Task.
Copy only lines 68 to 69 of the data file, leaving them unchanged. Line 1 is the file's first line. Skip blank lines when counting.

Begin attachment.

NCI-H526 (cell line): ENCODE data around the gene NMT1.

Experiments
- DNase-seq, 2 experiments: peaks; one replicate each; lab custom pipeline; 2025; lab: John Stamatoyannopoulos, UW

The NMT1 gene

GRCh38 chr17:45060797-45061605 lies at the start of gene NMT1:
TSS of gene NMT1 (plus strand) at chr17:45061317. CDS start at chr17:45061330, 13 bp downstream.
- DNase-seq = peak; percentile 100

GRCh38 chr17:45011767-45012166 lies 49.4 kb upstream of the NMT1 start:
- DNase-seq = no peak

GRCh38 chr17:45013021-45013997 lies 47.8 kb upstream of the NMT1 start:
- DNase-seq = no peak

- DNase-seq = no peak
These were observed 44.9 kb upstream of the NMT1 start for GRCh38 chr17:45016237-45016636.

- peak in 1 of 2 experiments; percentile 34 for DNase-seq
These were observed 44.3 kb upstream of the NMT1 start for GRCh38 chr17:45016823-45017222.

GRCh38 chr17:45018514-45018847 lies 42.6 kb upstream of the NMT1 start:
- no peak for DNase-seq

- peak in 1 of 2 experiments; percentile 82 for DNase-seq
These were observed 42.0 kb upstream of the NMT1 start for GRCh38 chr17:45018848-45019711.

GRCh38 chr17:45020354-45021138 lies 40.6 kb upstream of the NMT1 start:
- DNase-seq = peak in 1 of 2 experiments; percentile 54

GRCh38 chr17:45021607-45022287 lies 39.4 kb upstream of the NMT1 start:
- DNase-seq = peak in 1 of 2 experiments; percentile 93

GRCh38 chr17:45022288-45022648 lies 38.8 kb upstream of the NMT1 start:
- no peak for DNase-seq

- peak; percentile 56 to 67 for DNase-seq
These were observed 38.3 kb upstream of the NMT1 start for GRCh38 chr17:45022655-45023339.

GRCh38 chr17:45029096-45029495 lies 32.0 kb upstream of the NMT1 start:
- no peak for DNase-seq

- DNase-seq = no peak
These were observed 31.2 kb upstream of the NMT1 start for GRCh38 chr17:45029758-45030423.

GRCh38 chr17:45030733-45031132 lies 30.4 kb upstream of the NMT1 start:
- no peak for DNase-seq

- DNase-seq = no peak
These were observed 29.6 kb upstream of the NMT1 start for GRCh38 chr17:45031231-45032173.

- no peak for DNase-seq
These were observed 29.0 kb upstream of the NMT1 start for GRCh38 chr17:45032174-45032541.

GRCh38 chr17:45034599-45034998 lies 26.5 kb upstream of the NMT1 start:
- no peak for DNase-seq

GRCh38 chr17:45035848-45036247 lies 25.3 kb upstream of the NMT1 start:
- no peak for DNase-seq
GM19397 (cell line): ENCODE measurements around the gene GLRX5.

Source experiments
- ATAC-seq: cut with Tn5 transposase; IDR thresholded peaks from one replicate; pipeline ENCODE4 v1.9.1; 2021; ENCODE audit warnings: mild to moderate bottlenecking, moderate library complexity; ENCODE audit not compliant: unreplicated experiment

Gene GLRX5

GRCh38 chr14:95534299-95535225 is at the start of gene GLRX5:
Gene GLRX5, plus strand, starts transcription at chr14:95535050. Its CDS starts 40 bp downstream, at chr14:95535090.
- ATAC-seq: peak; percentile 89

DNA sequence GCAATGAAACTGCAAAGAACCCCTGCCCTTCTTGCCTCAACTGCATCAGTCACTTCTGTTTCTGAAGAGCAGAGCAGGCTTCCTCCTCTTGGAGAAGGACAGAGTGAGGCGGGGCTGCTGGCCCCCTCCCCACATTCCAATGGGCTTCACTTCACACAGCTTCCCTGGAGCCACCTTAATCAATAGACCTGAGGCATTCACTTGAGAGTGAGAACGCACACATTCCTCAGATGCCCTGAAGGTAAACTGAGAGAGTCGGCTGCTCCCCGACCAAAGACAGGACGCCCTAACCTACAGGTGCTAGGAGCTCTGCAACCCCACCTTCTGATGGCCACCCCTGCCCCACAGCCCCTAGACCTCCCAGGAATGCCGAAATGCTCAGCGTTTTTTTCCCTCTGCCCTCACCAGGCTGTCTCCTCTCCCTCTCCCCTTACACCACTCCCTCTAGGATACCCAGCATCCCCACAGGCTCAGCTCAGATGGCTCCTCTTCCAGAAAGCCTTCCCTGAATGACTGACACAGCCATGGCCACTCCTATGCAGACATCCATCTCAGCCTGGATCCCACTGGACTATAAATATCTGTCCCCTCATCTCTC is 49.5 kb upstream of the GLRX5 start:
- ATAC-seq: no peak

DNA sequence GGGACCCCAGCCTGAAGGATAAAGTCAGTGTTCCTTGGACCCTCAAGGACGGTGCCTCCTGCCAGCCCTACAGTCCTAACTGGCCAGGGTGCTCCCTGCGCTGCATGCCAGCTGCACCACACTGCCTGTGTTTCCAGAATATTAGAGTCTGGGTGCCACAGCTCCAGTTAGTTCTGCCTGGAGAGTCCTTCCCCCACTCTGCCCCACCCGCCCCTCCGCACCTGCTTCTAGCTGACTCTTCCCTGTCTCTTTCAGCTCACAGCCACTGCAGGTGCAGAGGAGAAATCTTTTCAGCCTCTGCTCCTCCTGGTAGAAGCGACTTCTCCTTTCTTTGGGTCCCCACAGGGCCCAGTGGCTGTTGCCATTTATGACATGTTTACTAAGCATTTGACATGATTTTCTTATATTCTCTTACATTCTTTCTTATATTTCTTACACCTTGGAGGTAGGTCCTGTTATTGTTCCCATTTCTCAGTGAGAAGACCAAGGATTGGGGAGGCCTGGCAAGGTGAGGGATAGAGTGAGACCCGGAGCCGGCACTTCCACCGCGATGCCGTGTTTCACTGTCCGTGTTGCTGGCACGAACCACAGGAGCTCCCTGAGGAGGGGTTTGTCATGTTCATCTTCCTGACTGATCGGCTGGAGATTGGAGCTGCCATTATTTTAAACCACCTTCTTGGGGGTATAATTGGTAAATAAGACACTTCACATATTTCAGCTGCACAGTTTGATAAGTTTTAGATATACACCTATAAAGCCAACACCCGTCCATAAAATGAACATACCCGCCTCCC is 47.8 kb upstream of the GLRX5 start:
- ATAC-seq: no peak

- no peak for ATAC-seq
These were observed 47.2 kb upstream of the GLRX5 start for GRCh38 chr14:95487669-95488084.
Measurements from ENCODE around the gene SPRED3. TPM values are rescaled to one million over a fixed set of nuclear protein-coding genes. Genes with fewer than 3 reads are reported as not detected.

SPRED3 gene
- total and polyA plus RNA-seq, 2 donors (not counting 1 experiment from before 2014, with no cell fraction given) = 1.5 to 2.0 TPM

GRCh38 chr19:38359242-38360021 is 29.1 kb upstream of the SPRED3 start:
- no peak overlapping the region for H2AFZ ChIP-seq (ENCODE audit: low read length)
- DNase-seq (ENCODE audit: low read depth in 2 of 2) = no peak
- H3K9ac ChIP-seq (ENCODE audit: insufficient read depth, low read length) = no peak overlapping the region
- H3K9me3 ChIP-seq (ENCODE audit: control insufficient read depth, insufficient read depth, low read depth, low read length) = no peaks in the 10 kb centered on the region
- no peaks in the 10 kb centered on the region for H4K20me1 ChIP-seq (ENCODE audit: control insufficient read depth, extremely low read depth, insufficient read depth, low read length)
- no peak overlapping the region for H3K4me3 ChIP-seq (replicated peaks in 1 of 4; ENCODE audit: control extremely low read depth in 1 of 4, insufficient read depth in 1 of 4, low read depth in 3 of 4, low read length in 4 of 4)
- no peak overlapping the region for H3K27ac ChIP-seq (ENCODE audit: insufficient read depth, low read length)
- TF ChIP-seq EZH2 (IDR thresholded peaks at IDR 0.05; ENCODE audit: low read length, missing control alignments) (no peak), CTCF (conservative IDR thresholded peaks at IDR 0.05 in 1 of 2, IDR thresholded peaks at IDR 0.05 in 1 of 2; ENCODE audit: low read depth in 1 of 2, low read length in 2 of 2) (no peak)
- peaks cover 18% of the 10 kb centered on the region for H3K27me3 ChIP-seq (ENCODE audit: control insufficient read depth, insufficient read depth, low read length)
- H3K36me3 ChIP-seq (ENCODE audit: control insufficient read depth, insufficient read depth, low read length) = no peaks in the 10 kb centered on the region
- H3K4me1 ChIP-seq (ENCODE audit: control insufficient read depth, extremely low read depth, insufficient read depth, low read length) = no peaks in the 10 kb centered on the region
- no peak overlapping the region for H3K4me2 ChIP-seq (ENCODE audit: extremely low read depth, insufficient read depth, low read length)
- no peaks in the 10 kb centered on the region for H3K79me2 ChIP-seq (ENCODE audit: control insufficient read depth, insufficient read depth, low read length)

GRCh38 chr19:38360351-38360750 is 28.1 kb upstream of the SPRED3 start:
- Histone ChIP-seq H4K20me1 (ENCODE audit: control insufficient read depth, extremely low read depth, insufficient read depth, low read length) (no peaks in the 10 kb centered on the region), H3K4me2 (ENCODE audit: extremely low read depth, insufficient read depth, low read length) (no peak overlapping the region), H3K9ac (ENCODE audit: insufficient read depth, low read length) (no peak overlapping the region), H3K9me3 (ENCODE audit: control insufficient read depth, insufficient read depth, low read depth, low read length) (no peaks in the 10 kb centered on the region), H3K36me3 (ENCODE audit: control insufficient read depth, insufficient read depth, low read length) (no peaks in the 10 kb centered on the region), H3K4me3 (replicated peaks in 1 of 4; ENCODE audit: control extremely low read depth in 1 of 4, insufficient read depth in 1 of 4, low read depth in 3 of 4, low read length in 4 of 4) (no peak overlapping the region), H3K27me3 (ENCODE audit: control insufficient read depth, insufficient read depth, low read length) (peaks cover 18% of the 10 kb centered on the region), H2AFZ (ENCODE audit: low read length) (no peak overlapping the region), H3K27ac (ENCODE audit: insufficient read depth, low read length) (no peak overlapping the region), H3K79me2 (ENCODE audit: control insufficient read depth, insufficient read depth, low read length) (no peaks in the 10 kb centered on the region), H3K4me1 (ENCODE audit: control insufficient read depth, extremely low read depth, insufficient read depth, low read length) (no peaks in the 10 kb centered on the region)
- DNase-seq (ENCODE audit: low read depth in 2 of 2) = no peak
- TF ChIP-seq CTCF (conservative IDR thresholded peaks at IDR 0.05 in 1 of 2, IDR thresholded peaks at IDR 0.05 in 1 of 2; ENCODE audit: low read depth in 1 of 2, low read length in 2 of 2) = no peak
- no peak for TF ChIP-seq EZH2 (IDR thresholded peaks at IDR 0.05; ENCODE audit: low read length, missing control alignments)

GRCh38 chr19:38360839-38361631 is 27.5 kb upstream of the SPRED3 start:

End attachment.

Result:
- H3K36me3 ChIP-seq (ENCODE audit: control insufficient read depth, insufficient read depth, low read length) = no peaks in the 10 kb centered on the region
- H3K4me1 ChIP-seq (ENCODE audit: control insufficient read depth, extremely low read depth, insufficient read depth, low read length) = no peaks in the 10 kb centered on the region